German and French ministers call for greater European economic integration

Ashley Kirk
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German chancellor Angela Merkel and vice chancellor Sigmar Gabriel attend the Germany parliament (Source: Getty)

German and French politicians have called for a eurozone treasury with a finance chief, tax-raising powers and pooled debt liabilities.

In an article published by the Guardian and other European newspapers, Germany's vice-chancellor, Sigmar Gabriel, and France's economics minister, Emmanuel Macron, call for greater integration of the eurozone.

The ministers, belonging to Europe's two biggest countries, wish to set up an "embryo euro area budget". Europe would have "fiscal capacity over and above national budgets", as well as standardised corporate taxes across the continent.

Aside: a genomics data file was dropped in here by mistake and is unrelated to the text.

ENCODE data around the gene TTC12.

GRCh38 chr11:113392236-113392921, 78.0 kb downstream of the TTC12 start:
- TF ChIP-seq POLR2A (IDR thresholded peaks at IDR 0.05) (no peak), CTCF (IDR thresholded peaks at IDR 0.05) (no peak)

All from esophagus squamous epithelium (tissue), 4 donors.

New powers for the Eurozone treasury would also include a single budget and a common monetary fund. They propose that European teenagers could spent a subsidised six months in another European country.

The ministers' write:

Strengthening the euro is not only about the eurozone itself. It cannot be isolated from a broader rethinking of the EU, not least because we need to be able to answer the key question: ‘what about the other member states?’

A stronger eurozone should be the core of a deepened EU. We need a simpler and more efficient Union, with more subsidiarity and a streamlined governance.

Our common goal shall be to render [it] unthinkable for any country rightfully in pursuit of its national interest to consider a future without Europe – or within a lesser Union.

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